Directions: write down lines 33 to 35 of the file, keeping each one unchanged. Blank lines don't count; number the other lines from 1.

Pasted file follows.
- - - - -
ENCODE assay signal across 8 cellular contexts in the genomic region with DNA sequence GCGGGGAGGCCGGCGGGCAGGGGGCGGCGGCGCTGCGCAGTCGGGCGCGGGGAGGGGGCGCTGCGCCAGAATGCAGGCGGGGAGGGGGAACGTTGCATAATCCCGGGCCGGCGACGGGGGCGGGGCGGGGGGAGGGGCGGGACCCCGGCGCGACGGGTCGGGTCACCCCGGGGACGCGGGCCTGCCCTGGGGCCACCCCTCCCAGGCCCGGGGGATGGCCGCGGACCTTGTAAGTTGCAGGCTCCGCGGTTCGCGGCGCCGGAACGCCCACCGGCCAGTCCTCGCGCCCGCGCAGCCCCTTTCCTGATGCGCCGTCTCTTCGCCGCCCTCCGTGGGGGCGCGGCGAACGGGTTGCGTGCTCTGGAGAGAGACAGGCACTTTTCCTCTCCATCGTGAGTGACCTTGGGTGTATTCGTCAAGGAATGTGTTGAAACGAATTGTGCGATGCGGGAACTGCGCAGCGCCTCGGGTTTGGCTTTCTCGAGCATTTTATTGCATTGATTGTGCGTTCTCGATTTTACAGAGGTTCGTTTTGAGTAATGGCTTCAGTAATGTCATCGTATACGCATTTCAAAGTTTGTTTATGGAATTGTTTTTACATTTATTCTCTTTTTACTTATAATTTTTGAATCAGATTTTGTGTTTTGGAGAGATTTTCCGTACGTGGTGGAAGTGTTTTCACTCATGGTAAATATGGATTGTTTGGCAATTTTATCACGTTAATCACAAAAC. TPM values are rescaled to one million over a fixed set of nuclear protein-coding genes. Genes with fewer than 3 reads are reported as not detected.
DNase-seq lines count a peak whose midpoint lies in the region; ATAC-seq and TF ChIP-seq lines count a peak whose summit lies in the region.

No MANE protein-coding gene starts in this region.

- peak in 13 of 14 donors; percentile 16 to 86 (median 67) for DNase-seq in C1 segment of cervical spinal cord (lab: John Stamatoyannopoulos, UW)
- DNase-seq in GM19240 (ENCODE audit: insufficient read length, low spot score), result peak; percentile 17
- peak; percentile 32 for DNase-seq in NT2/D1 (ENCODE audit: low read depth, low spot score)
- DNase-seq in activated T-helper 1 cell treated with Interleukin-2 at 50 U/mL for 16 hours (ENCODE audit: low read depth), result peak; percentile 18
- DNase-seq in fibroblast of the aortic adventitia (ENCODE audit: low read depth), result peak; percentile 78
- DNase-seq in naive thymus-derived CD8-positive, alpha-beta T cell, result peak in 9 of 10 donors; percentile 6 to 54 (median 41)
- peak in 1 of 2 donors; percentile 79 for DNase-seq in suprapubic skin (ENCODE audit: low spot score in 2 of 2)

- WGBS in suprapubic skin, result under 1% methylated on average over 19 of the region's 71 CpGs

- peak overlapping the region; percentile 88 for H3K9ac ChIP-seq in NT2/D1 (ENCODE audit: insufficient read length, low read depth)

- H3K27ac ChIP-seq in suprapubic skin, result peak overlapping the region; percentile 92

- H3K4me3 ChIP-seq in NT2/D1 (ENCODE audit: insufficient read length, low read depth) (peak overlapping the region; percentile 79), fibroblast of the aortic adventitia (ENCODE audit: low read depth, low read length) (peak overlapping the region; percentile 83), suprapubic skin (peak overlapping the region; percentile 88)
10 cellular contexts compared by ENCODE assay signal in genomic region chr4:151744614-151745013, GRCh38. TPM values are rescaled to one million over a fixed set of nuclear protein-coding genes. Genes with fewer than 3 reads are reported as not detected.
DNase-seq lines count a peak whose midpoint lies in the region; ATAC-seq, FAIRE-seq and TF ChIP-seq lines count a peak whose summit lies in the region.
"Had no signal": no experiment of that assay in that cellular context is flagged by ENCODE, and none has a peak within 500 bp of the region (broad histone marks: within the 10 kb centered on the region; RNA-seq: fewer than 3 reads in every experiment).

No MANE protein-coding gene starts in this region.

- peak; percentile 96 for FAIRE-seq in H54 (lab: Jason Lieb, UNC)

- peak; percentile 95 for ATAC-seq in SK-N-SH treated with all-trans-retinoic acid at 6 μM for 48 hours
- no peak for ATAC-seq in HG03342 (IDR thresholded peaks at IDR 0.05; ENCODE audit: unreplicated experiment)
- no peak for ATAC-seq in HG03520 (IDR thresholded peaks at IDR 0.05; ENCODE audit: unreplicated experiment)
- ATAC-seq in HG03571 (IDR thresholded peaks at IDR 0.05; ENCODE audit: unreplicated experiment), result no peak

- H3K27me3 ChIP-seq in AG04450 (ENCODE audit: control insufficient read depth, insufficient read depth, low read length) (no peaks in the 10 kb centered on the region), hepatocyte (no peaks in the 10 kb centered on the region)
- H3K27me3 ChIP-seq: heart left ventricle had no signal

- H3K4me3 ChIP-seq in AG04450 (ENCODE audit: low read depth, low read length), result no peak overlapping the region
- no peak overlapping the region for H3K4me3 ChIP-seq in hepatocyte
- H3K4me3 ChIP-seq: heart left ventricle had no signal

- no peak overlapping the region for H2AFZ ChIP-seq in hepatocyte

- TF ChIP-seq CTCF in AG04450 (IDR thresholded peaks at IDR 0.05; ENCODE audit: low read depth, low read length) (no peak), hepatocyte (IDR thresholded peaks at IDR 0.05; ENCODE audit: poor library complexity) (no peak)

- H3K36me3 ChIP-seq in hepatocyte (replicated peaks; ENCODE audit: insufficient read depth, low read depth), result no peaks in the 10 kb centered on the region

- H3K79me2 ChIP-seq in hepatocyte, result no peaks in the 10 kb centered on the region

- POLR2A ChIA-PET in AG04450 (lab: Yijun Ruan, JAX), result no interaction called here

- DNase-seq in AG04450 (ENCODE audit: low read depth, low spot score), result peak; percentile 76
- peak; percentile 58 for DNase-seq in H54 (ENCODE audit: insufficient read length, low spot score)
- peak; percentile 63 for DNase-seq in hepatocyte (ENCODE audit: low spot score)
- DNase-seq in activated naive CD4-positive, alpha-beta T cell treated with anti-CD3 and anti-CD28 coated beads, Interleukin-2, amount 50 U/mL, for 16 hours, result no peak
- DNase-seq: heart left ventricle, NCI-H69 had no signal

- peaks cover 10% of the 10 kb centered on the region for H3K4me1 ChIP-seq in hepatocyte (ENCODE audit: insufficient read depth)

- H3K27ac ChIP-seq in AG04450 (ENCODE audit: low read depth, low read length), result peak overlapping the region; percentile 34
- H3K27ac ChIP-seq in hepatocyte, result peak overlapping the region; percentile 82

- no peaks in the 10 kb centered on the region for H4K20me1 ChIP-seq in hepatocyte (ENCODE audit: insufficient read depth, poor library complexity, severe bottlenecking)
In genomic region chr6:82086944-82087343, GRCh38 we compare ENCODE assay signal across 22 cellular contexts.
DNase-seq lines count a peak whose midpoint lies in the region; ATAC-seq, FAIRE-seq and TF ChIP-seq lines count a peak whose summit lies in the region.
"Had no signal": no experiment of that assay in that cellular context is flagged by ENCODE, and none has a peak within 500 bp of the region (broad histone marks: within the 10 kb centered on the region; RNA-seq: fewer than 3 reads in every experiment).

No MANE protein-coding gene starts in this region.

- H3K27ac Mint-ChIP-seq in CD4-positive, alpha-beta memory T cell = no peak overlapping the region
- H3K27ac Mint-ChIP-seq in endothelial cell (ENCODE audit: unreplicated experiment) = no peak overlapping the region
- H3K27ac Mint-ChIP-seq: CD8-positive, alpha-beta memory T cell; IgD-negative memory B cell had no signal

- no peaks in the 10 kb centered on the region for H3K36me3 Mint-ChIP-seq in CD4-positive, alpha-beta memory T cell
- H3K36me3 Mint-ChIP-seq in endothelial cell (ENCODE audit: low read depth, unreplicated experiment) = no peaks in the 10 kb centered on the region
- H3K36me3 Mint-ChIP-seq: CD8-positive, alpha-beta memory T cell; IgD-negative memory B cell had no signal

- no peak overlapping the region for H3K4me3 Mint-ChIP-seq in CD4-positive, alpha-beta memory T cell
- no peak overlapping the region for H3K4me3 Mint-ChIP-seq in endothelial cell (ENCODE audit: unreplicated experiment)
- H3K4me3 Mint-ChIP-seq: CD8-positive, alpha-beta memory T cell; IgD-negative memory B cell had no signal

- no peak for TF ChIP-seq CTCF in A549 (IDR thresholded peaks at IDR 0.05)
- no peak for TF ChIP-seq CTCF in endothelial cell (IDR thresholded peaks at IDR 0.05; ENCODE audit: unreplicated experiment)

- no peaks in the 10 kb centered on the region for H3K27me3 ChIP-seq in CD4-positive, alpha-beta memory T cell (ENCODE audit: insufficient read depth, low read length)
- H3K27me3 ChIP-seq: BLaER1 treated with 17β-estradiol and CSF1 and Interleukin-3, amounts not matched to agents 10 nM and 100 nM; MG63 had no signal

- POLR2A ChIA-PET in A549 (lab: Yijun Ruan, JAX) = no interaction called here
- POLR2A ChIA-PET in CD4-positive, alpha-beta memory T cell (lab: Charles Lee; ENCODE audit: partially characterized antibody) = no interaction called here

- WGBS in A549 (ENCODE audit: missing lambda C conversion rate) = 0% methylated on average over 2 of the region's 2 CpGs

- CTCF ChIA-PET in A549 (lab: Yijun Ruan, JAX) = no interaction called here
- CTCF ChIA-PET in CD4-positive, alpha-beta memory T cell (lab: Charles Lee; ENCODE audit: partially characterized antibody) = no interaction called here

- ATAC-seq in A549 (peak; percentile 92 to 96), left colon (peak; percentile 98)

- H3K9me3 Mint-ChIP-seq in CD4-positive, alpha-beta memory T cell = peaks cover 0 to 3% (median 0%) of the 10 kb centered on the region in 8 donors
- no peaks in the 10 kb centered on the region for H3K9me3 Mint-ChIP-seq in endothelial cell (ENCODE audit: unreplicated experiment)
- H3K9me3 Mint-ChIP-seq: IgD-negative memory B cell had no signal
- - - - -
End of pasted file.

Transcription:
- POLR2A ChIA-PET in AG04450 (lab: Yijun Ruan, JAX), result no interaction called here

- DNase-seq in AG04450 (ENCODE audit: low read depth, low spot score), result peak; percentile 76
- peak; percentile 58 for DNase-seq in H54 (ENCODE audit: insufficient read length, low spot score)